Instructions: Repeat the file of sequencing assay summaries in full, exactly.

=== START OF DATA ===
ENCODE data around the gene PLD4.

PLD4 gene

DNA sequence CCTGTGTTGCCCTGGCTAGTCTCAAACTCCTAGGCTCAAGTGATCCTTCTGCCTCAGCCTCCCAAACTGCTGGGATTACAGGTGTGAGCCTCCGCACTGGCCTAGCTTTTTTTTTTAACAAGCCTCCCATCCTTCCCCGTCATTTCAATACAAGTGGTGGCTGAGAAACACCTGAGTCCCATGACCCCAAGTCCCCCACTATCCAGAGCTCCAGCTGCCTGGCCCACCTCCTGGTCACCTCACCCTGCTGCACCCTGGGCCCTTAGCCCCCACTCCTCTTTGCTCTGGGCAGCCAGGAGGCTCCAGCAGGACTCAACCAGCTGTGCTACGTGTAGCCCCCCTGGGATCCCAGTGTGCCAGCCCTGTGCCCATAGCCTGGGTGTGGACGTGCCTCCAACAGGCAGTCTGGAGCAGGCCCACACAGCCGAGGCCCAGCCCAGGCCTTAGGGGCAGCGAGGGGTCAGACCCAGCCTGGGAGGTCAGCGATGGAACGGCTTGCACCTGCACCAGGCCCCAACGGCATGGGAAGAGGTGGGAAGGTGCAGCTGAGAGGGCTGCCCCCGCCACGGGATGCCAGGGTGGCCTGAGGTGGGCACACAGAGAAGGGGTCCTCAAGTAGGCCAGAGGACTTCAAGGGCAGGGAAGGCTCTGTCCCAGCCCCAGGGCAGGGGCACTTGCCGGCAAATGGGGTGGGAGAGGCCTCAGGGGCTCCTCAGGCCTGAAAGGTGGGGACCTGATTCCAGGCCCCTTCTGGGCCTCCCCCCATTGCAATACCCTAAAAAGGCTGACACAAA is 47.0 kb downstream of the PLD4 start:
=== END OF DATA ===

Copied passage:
ENCODE data around the gene PLD4.

PLD4 gene

DNA sequence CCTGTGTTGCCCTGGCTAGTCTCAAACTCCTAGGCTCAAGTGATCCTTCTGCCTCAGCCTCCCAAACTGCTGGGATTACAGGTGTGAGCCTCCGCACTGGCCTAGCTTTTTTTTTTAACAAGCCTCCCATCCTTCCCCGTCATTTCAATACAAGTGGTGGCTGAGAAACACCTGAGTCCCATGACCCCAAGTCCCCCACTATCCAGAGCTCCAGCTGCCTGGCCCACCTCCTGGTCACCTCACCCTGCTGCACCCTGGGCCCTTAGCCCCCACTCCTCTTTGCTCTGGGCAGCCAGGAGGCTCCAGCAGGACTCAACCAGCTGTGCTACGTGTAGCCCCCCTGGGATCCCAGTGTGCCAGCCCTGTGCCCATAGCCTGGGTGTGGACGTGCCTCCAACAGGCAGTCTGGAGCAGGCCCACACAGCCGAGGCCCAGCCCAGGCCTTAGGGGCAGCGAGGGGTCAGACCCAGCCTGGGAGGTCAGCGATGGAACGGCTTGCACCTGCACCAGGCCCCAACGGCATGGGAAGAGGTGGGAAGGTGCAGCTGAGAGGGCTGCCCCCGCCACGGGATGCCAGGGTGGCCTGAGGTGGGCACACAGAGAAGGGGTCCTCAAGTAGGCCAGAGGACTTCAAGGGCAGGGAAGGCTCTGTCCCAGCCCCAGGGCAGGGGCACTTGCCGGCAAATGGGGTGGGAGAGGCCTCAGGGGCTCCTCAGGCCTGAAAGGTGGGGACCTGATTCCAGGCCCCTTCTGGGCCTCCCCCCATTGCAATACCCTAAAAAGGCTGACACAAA is 47.0 kb downstream of the PLD4 start: